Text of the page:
How to Determine If Your Dog Needs to Make a Dietary Change -

How to Determine If Your Dog Needs to Make a Dietary Change

It is a common misconception that once you find a food that works with your dog that they should remain on the same brand for their entire lives. Dietary requirements often shift and change based on activity level, age, allergies, or medical diagnoses. There are some telltale signs to look for that could indicate that you need to make a switch.

Gastrointestinal Issues
One of the most significant indicators that you need to switch dog food comes with GI disturbances. Loose stools, excessive gas, or blood in the stool can be an indication of food intolerance. Make sure to rule out any medical issues before switching, but a simple food change can solve many GI issues.

Dry Skin
If your dog’s skin begins to flake into their coat, it is a sign that they aren’t getting the right amount of essential fatty acids in their diet. Fatty acids are necessary to improve the look and feel of your pet’s skin and coat. Look for high-quality dog food that contains higher amounts of Omega-3s and Omega-6s.

Overweight or Obese
If you start noticing that your dog is looking quite hefty, it is time for a dietary change. While it is tempting to cut portions, you may be doing more harm than good. Your dog still requires essential nutrients, minerals, and vitamins to thrive. Instead, switch to a formulation specifically for weight loss. The food is not as calorie-dense, but they are still going to provide everything your dog needs to stay healthy and happy.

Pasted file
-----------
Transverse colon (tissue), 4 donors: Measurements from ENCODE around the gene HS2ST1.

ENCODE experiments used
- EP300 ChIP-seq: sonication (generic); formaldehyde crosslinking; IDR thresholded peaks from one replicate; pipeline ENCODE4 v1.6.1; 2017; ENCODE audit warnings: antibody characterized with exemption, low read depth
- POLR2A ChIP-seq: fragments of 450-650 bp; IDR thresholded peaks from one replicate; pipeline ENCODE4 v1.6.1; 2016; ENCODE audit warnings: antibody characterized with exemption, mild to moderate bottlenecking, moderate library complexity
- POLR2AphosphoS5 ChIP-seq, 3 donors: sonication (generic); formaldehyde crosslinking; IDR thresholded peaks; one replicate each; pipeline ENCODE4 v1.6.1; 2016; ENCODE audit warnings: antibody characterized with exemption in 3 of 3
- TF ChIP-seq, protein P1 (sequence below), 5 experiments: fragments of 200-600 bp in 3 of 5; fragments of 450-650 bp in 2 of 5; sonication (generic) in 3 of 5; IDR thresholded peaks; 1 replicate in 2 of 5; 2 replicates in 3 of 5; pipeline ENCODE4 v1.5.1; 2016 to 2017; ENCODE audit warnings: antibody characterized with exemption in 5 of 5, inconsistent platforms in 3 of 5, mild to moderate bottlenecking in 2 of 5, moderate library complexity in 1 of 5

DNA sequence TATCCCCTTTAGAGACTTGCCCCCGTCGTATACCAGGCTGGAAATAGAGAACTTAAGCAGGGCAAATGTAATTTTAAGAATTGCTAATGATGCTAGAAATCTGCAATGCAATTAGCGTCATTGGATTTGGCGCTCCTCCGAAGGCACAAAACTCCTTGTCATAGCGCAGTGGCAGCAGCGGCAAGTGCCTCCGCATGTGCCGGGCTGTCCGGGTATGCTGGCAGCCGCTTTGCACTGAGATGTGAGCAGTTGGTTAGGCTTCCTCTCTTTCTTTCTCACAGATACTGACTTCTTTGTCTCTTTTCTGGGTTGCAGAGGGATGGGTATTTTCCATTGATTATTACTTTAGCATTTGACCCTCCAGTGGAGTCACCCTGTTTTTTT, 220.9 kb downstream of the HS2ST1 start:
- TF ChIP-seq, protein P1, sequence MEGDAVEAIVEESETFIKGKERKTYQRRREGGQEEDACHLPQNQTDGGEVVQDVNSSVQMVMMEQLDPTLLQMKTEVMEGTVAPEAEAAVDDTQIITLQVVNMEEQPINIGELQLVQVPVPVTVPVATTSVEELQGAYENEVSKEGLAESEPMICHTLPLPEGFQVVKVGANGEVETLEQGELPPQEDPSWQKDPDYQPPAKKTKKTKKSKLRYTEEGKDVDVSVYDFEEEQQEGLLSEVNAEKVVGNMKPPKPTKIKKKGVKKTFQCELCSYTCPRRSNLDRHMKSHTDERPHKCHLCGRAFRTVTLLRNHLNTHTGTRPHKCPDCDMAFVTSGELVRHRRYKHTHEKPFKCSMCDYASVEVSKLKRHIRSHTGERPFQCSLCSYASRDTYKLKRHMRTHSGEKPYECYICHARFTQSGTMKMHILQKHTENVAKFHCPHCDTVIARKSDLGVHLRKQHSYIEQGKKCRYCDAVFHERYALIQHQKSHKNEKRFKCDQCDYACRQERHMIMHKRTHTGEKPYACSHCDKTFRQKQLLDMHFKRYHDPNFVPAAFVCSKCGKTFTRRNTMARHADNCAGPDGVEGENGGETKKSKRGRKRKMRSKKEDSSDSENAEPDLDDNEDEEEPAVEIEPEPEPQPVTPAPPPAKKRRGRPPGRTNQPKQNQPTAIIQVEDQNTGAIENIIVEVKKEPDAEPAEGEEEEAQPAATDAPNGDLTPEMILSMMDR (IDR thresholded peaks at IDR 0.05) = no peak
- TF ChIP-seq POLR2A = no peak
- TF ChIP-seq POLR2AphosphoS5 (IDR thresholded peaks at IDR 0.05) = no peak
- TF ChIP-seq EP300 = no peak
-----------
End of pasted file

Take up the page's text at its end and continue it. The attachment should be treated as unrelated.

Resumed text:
Constant Itching
Fleas may not be causing that scratching. When dogs are experiencing a food allergy, their skin may get irritated, red, and itchy. Common allergies include grains like wheat and barley. Low-allergen foods, like grain-free dog food, are available that can help or eliminate itchy skin.

Your Dog Is 5-7 Years Old
When your dog has aged about 5-7 years old, you may want to consider changing their food to one formulated for older dogs. Senior formulations are fortified with more fiber, fewer calories, and often contain supplements like glucosamine for joint health. While there are no specific AAFCO regulations for senior pet food, it is smart to start switching your dog over to ensure they are getting the right nutrition to keep them in good health.

How to Transition Your Dog’s Food
If you have decided to make a dietary switch, it is crucial that you make it a gradual change. Rushing into a new diet can lead to stomach upset for your dog. Try not to change the food too many times, give your dog time to adjust to the new diet. To begin the transition, slowly integrate the new food in with the current diet. Start with ¼ new food, ¾ previous diet. If tolerated for a day or two, increase to half and half. By about a week you should be completely switched over.

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